Afghan Women’s Rights Advocate Escapes Taliban Rule, Restarts Career in U.S. Philanthropy

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Farzana, an Afghan women's rights advocate

Empowered by Upwardly Global, Farzana reignites a cause-driven career in New York City nonprofits

As a young woman in Afghanistan, 27-year-old Farzana stood out.

“I was one of those strange girls,” she says. Throughout her upbringing, she pushed her conservative family to support her educational pursuits, which Afghan women had limited access to. Her young adult life was colored by ambition — after earning a bachelor’s degree in economics at Kabul University, she seized an opportunity to attend a life-changing MBA program funded by USAID. Out of a thousand applicants, she was one of four women selected for the 25-slot program.

During the MBA program, Farzana saw her career blossom. She began an internship at the largest USAID women’s empowerment program in the world, eventually being hired on as an HR Assistant and later an HR Officer. She then transitioned into a role as an Administrative Officer at Afghanistan’s Presidential Palace.

Fleeing Afghanistan for the U.S.

Nearly five years into a thriving career, in August of 2021, the ground shifted beneath her feet as the Taliban regained control of the country. With Farzana and her husband both working in the political sphere, they were no longer safe. 

“I had no idea that I [had] to leave until ten minutes before I left,” she says. “My father-in-law called and said, ‘I’m sending a taxi … be prepared and come to the airport.’”

Farzana and her husband eventually landed on U.S. soil, joining nearly 90,000 other Afghan evacuees. They spent four months at a military camp in Wisconsin, their future uncertain.

“It was the most horrible experience of my life,” Farzana reflects. “You had to wait in line for hours for food. I [had] left with no clothes — just what I was wearing. You had no privacy. You had nothing.”

Starting over in the United States

Farzana, an Afghan women's rights advocate, in front of the White House

By the following summer, Farzana regained her footing in New York City. After learning about Upwardly Global while doing volunteer work, Farzana spent four months in their Career Coaching Program, hoping to secure a professional role that matched her prior experience.

“All the other Afghans that came before us, they had the mindset that you can’t have an office job in the U.S. — you have to struggle,” Farzana says. She didn’t buy it.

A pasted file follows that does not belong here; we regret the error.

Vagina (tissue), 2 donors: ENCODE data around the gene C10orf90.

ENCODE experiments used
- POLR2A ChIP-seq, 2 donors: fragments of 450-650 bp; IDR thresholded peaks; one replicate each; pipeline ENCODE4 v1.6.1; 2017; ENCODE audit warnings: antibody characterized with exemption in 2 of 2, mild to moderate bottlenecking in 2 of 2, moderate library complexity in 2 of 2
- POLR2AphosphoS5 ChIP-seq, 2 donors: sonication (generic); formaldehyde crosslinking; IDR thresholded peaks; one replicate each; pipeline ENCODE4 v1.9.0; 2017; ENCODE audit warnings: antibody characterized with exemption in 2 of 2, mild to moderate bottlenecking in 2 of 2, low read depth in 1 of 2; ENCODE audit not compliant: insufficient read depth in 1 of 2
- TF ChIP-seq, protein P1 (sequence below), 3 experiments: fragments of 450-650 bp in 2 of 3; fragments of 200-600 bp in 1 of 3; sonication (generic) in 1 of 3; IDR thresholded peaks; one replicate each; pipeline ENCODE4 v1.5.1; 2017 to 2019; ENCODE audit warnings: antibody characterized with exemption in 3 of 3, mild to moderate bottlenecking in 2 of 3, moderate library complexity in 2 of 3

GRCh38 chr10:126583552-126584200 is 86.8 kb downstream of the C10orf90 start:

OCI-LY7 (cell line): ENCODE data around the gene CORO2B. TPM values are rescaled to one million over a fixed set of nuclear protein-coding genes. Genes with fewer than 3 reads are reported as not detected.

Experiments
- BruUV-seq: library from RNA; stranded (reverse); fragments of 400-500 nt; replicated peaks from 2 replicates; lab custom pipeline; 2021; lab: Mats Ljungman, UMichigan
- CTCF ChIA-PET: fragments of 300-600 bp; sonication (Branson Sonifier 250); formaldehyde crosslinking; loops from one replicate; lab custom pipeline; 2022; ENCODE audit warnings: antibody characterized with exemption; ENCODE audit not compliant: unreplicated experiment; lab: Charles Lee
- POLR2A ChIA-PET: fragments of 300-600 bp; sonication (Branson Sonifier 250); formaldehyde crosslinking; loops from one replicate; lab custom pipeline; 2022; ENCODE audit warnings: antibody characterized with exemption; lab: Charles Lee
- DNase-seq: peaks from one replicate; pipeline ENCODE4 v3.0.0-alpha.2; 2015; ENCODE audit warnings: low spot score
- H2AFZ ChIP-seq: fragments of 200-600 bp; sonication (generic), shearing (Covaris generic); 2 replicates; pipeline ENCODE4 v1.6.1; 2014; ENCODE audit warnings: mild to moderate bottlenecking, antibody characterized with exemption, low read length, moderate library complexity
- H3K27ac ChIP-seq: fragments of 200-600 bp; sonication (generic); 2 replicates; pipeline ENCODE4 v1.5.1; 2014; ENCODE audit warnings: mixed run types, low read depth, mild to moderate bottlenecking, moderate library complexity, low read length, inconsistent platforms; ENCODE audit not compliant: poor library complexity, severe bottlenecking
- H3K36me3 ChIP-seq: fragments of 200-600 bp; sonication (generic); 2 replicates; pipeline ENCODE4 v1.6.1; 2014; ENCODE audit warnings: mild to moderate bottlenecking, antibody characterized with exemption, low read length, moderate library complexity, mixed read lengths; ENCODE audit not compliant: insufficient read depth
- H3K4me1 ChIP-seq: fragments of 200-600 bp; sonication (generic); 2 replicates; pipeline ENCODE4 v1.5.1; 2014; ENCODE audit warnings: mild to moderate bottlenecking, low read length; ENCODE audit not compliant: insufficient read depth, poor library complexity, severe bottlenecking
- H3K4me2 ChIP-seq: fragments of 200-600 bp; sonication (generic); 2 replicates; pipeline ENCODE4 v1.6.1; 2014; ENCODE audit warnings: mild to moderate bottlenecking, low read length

In fact, Afghan refugees earn an average starting salary of nearly $60,000 after working with Upwardly Global. Over 10,000 Afghan refugees bring this kind of professional expertise — many just need support in adjusting to a new job market.

“It was a different experience here — the way you have to present yourself is quite different,” explains Farzana. “[Upwardly Global’s] amazing courses make you feel ready for the job — how to do networking, how to market yourself.”

While navigating the U.S. job market from scratch, Upwardly Global helped her reshape her job applications to fit the U.S. criteria. Nearly every day prior to big interviews, she practiced mock interviews with her career coach in preparation.

“Those mock interviews with Upwardly Global were amazing. I think those helped me a lot to pass my interviews,” she says.

In July of 2022, she began her first U.S. job as a Senior Development Associate at UJA-Federation New York, one of the largest philanthropic organizations in the world. It supports a plethora of causes Farzana has a deep connection with, from combating poverty to global crises response.

Women’s rights under Taliban rule

As Farzana restarts her own life and career, her thoughts linger with her family, now scattered across the globe. One of Farzana’s sisters remains in Afghanistan, and she hopes to one day bring her to the U.S. 

“I was living in the brightest years of Afghanistan because I was able to work. There were restrictions — nothing was very open for us — but at least we had basic human rights,” Farzana remembers. “Now, girls are not allowed to go to school … to go to work … to be in public without being accompanied by a man. You’re a woman, and society’s definition for women is that they should be in the house. Women are [just] that.”

While much remains uncertain for Afghans both at home and abroad, Farzana is hopeful. With support from organizations like Upwardly Global, she has found the strength to push forward.

“I’m always recommending [Upwardly Global] to friends of mine who are coming to the U.S.,” she says. “I’m like, ‘Go to Upwardly Global. That’s the best thing you can do.'”

Find out more about Upwardly Global’s career resources for immigrants and refugees here.

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